As media professionals age, we face the technological equivalent of getting a face-lift in Hollywood. As the world advances, if we don’t keep up, we’ll either become dusty fossils like Clint Eastwood or, worse, deformed monsters like Joan Rivers. My coworkers talk about an era before desktop publishing, where they had to forge type out of steel, in a damp cellar by candle light. Okay, okay, while I may be exaggerating, their stories of manually cutting and pasting graphics sounds about as much fun as attending a caveman dinner party, at least to my millennial mentality.
Recently, I was able to connect with Good Morning American producer Mellen O’Keefe, who has wrangled the world of broadcast media for decades. She remembers the days when cameras were too bulky to haul out into the field. She remembers producing segments where she had to manually cut and paste film, reel by reel. However, one of the things I loved about Mellen– even though she is a great storyteller, she doesn’t live in the past. Even as she pushed up her glasses to get a better look at the tiny buttons on an iPhone, her fingers moved with the dexterity of a 14-year-old. Intrigued by technology, she never shied away from learning more. She jokingly told me she has to run twice as fast to keep up with the 20-somethings in her industry, but the way I see it, they better keep an eye on her.
See, Mellen is the perfect example of finding balance between being Clint Eastwood and Joan Rivers. In our field, you have to know the new technology. Adore it, abhor it, it doesn’t matter. I meet these die hard newspaper-o-philes who treat online journalism like it’s an annoying 80s fad, but truthfully, it’s been the catalyst for the information revolution. I meet people who hate Facebook, but they are either Hipsters playing hard-to-get or grannies who can even work a TV remote. Everyone is on Facebook, whether you, or they, like it or not.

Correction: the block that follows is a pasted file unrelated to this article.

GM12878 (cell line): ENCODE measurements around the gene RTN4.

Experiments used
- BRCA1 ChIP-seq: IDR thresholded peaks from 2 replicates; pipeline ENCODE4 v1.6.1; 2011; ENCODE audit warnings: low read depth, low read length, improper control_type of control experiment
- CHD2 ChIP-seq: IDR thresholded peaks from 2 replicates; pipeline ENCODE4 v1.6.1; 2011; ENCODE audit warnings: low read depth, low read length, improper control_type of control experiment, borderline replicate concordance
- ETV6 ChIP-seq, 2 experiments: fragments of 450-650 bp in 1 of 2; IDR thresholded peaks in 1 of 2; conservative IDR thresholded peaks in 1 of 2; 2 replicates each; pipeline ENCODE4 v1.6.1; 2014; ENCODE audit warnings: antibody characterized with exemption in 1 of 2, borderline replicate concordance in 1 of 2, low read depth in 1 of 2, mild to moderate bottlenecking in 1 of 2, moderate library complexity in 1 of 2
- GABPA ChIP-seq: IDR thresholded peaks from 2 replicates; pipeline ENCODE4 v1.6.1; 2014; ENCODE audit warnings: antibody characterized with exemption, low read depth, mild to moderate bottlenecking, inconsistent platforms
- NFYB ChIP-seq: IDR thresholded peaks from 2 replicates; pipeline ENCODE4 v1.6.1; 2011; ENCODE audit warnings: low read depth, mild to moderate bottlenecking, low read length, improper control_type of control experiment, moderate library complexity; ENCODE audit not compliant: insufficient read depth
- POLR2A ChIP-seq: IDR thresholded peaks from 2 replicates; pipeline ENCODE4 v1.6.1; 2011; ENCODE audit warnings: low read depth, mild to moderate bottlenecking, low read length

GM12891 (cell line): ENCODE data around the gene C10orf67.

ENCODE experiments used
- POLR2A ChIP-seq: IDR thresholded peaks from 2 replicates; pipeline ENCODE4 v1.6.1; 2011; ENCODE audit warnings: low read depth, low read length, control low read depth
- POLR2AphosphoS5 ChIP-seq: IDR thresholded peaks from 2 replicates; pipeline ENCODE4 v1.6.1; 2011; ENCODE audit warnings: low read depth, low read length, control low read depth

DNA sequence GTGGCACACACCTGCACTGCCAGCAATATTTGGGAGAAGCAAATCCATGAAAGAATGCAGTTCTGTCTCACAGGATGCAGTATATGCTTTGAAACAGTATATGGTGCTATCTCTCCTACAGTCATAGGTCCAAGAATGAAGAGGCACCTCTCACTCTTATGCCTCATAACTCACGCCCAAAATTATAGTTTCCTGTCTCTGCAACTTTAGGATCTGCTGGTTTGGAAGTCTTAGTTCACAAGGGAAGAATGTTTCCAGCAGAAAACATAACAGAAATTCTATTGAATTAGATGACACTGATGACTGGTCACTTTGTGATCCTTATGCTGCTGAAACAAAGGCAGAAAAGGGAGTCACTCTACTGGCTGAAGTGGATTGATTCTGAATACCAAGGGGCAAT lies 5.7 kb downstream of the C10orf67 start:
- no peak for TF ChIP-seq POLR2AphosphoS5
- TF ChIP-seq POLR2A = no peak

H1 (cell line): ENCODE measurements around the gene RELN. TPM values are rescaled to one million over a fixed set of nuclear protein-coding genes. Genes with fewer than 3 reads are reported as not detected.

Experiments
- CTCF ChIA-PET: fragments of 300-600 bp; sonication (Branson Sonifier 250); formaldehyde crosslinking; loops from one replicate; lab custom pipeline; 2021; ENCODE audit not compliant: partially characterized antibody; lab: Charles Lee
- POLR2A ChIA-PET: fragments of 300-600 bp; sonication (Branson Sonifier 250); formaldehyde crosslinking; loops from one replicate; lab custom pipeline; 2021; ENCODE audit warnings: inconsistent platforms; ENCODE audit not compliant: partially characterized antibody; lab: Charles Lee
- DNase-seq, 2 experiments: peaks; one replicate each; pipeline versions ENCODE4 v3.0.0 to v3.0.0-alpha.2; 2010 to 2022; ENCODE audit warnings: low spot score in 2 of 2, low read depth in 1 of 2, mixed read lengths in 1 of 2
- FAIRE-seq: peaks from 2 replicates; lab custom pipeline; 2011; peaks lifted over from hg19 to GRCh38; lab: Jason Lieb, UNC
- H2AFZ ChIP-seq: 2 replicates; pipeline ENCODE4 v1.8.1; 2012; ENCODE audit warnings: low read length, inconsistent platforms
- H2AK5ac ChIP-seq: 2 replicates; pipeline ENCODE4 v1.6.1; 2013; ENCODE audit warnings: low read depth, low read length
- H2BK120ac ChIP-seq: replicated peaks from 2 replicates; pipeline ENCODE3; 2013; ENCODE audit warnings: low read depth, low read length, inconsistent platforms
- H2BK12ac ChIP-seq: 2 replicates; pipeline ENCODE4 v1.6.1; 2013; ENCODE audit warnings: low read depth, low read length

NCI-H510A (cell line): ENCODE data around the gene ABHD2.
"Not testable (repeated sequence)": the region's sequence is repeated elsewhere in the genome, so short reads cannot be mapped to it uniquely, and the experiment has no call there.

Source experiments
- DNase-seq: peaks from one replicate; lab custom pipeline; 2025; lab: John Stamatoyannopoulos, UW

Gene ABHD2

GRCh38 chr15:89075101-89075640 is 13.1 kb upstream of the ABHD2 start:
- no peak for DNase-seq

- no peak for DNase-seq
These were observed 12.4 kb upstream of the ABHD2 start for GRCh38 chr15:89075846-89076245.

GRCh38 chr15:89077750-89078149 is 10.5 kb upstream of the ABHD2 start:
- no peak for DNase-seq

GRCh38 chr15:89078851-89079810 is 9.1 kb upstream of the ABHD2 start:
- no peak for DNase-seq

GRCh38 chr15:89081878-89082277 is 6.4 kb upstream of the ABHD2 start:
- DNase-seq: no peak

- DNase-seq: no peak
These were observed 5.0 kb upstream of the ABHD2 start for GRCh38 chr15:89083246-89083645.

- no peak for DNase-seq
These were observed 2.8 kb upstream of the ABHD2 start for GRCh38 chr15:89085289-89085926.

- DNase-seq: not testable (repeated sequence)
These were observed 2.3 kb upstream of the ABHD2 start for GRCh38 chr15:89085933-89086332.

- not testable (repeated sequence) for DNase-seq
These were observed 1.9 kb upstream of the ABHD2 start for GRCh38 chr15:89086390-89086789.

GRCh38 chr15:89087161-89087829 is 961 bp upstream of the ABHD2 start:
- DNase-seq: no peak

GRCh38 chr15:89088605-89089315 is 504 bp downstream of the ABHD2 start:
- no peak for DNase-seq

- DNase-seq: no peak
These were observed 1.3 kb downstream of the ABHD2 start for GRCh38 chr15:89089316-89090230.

Sure, people scoffed at the telegraph or found typewriters to be the tool of the devil, but those were the folks who didn’t want to put in the effort to learn these newfangled contraptions. Not only will you be as dexterous as those 20-somethings when you’re Mellen’s age, but I guarantee your mind will thank you for training it to enjoy lifelong learning. Once we stop indulging in the rush of learning something new, we’ll never again create something unique.
My boyfriend hates on me all the time for my Instagram obsession. I get where he’s coming from, but in my field, life is constantly documented. I love writing, but part of storytelling in the 21st century requires words, photos, videos and web design to be done instantly. Utilizing these tools in my personal life keeps me well versed for my professional life.
Let’s face it, a 2-year-old can work an iPhone better than I can. I’ve got a lot of work ahead of me.
Here is a list of some of the resources to get you excited about innovation:
- Need to keep up with social media trends? Try Mashable‘s great tips and techniques for beginners, experts and everyone in between.
- Can’t figure out how to take video with an iPhone or use magnetic lasso tool in Photoshop? Get professional training on Lynda.com or search for free video tutorials on YouTube.
- Understand your audience’s behavior through Google Analytics.
- Bookmark your research and contacts on Diigo, which allows you to create custom sticky notes and highlight text right on the site. Best part? You can recall these pages on any computer.